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Best way to split a business?

(3 Posts)
mulranno Mon 17-Jan-11 09:47:45

My husband has been working for an advertising agency for 12 years now. There are 4 partners - 2 guys nearing retirement who have 40% share each and my husband and another partner who have 10% each. The older guys want to retire in the next 5 years and are happy to "sell" their share of the business to my husband and the other partner for @ £300K each - so that my husband and the other partner would then be 50;50.....This is a fair valuation and independent valuation of their share of the company. What does my husband need to consider to decide whether or not to "buy out" the other partners?.. and what options are there to finance this -- where should he get impartial advice/counsell from a lawyer or an accountant?...I am just worried that he will just tie himself up in knots... and I am not sure what the end game is?

Resolution Mon 17-Jan-11 09:56:57

I think he needs to speak to a trusted accountnant first. As he's already a partner he'll have a good ldea about whether the business is sound enough to justify that kind of investment. Remember though that any lender will want to see borrowing secured against your home. Look at the worst case scenario and compare that to the best case. There are risks involved in anything like this.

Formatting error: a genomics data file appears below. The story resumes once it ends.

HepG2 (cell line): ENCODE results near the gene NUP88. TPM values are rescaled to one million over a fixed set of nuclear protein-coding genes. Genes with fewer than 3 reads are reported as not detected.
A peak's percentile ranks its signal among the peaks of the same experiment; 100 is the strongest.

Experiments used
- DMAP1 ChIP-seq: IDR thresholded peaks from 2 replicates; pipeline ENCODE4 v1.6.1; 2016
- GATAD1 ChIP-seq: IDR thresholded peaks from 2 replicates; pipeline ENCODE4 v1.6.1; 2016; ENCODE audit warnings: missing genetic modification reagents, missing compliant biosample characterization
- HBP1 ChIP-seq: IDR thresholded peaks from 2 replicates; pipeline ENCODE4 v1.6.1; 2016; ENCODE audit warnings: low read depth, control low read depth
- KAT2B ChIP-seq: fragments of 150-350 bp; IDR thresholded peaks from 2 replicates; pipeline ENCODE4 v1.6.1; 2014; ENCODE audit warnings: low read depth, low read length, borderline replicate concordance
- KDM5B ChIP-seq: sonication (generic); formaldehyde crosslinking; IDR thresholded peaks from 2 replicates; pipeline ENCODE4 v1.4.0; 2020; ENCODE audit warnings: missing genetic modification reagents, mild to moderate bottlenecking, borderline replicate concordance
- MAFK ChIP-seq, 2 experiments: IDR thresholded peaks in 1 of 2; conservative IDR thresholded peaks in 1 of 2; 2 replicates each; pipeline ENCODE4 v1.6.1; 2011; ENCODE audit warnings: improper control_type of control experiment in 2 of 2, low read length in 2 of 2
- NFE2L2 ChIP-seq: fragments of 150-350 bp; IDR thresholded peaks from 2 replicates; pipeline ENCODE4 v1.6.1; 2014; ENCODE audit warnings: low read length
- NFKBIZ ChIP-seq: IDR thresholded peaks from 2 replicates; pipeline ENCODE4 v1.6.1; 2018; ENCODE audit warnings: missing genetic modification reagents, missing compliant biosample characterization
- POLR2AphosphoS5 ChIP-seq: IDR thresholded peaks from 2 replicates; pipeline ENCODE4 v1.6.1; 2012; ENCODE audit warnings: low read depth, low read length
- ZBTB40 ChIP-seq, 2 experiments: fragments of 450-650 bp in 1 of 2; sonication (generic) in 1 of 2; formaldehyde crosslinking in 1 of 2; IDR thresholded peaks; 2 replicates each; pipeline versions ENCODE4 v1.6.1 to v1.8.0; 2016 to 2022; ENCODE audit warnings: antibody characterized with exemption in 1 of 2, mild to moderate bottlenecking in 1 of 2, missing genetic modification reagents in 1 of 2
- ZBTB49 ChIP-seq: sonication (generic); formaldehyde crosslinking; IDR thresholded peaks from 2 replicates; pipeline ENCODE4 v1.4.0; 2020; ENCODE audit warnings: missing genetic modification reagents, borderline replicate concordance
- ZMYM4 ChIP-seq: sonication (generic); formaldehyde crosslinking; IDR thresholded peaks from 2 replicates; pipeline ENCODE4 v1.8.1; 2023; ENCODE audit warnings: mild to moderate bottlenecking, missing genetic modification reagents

BeenBeta Mon 17-Jan-11 10:11:34

He needs a good independent commercial lawyer too who is used to transfering businesses.

One option for financing might be an 'earn out' where your DH and the remaining busness partner pay a sum each year based on the actual earnings of the company. That way if there is a sudden business downturn they do not end up payng too much. The minmum and maximum payment amount can be specified in the contract and the length of time the payments need to be spread over. Your DH and is partner can then use the business profits to partly finance the new business rather than having to find the whole of the lump sum upfront.

The other thing is the contract transferring the business should specify 'non compete clauses'. The danger is the old partners sell out to your DH and his partner then 6 months later the old partners may decide thay dont really want to retire at all and then come along and poach all the best clients with a new business.

One final thing. It might be worth buying just the business trading name and the customer list rather than the actual legal entity itself. The old legal entity can then be shut down by the old partners and any legal liabilities with it. Your DH and his partner then set a clean new business with no previous liabilties hanging over it.

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